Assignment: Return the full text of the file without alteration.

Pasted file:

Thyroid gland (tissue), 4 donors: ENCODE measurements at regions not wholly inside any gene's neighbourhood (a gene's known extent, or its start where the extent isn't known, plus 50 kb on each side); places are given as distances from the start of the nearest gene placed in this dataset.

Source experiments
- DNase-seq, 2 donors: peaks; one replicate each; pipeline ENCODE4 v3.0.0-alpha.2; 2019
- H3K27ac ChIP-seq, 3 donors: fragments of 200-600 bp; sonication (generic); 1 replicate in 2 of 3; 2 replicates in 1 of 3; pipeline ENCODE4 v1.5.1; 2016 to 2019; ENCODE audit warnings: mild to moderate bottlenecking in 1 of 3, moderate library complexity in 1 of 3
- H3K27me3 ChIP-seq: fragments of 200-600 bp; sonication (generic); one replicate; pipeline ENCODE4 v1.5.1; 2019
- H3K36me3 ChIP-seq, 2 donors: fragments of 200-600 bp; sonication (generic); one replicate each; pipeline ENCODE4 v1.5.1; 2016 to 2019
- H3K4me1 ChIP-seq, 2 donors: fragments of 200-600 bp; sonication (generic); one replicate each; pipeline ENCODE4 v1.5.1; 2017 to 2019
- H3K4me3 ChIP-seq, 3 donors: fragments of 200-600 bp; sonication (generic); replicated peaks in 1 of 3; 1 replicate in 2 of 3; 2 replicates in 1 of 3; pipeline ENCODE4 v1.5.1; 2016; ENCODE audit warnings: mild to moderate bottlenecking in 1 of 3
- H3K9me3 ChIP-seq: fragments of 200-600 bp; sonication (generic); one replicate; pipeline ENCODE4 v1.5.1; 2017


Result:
Thyroid gland (tissue), 4 donors: ENCODE measurements at regions not wholly inside any gene's neighbourhood (a gene's known extent, or its start where the extent isn't known, plus 50 kb on each side); places are given as distances from the start of the nearest gene placed in this dataset.

Source experiments
- DNase-seq, 2 donors: peaks; one replicate each; pipeline ENCODE4 v3.0.0-alpha.2; 2019
- H3K27ac ChIP-seq, 3 donors: fragments of 200-600 bp; sonication (generic); 1 replicate in 2 of 3; 2 replicates in 1 of 3; pipeline ENCODE4 v1.5.1; 2016 to 2019; ENCODE audit warnings: mild to moderate bottlenecking in 1 of 3, moderate library complexity in 1 of 3
- H3K27me3 ChIP-seq: fragments of 200-600 bp; sonication (generic); one replicate; pipeline ENCODE4 v1.5.1; 2019
- H3K36me3 ChIP-seq, 2 donors: fragments of 200-600 bp; sonication (generic); one replicate each; pipeline ENCODE4 v1.5.1; 2016 to 2019
- H3K4me1 ChIP-seq, 2 donors: fragments of 200-600 bp; sonication (generic); one replicate each; pipeline ENCODE4 v1.5.1; 2017 to 2019
- H3K4me3 ChIP-seq, 3 donors: fragments of 200-600 bp; sonication (generic); replicated peaks in 1 of 3; 1 replicate in 2 of 3; 2 replicates in 1 of 3; pipeline ENCODE4 v1.5.1; 2016; ENCODE audit warnings: mild to moderate bottlenecking in 1 of 3
- H3K9me3 ChIP-seq: fragments of 200-600 bp; sonication (generic); one replicate; pipeline ENCODE4 v1.5.1; 2017